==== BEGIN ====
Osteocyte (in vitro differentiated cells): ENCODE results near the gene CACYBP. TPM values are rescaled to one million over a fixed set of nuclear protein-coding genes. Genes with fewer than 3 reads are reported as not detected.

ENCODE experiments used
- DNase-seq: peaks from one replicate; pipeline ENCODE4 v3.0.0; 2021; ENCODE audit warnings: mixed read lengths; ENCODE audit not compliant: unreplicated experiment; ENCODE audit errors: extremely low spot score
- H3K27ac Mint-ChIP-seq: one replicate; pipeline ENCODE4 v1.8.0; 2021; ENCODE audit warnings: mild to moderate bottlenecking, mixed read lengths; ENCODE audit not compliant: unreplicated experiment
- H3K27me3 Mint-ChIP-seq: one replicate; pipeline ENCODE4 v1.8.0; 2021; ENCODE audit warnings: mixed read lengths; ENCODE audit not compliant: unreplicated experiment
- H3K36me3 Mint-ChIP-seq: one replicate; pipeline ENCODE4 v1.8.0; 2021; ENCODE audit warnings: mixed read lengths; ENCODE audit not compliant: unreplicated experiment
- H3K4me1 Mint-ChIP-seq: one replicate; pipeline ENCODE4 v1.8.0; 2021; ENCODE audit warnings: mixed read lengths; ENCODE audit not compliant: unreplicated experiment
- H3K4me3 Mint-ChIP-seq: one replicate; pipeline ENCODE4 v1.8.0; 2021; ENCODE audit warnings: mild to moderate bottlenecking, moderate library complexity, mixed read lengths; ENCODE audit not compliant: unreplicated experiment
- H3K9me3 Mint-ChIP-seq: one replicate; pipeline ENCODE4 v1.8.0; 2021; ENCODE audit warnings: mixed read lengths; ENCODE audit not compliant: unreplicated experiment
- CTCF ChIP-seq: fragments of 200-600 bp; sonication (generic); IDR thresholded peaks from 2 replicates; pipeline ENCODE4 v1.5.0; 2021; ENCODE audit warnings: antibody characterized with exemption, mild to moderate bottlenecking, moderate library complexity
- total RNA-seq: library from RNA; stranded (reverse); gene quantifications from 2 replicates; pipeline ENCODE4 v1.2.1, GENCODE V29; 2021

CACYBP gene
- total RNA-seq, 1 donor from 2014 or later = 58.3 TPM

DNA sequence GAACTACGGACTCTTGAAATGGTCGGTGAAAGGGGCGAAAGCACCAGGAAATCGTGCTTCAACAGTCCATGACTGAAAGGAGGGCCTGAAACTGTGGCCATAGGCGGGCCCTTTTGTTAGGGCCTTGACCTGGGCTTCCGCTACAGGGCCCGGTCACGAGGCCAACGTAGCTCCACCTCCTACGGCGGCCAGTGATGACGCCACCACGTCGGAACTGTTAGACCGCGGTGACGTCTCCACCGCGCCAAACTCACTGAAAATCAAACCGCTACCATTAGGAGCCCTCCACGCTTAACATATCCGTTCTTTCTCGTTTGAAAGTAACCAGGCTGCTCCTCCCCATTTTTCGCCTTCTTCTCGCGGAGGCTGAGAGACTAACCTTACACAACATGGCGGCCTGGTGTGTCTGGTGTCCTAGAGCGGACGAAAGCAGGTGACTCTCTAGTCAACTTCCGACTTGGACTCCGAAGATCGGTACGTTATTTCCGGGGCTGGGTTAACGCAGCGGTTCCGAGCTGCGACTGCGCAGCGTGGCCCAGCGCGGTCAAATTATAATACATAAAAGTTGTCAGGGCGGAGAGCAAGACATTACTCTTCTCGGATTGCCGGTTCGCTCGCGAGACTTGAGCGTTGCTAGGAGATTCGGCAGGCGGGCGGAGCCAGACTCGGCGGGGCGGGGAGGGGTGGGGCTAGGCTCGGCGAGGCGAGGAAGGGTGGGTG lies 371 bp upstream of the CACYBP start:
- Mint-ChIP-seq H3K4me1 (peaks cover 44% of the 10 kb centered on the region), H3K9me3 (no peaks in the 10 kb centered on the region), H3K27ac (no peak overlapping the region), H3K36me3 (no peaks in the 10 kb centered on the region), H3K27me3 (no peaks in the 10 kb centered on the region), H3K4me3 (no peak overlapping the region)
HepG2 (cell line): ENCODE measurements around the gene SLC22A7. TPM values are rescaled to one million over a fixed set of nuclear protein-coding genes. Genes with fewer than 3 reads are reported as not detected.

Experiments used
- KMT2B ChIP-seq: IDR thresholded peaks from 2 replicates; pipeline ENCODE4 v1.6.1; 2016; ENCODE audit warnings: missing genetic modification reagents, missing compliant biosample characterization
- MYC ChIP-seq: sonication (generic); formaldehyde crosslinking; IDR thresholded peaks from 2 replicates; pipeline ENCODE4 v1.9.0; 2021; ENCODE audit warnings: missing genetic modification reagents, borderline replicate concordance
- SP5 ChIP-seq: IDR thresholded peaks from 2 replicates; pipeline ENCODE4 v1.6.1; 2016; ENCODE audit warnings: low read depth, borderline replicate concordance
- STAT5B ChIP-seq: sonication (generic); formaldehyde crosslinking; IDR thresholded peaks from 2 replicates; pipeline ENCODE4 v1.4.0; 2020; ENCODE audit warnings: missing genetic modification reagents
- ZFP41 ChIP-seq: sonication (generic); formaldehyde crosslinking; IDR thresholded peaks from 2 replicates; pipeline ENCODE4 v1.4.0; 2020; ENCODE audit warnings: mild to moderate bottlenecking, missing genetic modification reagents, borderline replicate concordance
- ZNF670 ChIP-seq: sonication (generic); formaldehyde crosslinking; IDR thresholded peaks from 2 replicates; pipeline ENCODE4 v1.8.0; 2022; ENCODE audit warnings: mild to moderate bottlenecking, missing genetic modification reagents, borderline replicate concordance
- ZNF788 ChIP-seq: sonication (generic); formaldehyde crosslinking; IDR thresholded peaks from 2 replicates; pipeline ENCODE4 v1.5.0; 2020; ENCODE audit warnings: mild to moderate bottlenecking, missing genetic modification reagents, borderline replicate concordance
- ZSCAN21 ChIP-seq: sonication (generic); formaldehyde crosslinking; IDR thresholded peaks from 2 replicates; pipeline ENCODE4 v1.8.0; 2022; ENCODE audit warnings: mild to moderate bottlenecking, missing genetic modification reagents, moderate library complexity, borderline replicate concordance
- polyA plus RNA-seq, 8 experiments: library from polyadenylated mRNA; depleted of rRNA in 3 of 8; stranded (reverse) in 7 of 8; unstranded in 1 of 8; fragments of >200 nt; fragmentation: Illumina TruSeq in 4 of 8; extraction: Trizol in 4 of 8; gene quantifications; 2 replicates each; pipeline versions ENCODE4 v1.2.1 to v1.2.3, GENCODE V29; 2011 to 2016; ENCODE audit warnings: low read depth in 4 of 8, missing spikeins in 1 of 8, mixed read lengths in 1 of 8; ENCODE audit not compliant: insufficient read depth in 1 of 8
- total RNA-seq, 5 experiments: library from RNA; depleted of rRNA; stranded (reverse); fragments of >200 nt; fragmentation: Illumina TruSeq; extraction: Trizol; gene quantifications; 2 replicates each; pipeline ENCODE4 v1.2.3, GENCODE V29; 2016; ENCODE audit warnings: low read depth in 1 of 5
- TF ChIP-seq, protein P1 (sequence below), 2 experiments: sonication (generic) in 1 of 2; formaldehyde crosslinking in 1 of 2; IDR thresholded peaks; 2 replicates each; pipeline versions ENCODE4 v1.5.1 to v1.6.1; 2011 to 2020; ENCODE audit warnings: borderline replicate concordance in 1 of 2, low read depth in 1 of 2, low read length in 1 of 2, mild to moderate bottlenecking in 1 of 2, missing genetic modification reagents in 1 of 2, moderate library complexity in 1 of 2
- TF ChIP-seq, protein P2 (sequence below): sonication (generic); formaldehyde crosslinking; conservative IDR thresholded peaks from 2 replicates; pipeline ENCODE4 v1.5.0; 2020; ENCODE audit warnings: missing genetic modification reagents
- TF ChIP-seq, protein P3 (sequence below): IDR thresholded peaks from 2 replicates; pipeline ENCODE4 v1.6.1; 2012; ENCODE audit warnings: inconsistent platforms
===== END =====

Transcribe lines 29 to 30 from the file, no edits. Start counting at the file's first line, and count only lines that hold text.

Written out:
- TF ChIP-seq, protein P2 (sequence below): sonication (generic); formaldehyde crosslinking; conservative IDR thresholded peaks from 2 replicates; pipeline ENCODE4 v1.5.0; 2020; ENCODE audit warnings: missing genetic modification reagents
- TF ChIP-seq, protein P3 (sequence below): IDR thresholded peaks from 2 replicates; pipeline ENCODE4 v1.6.1; 2012; ENCODE audit warnings: inconsistent platforms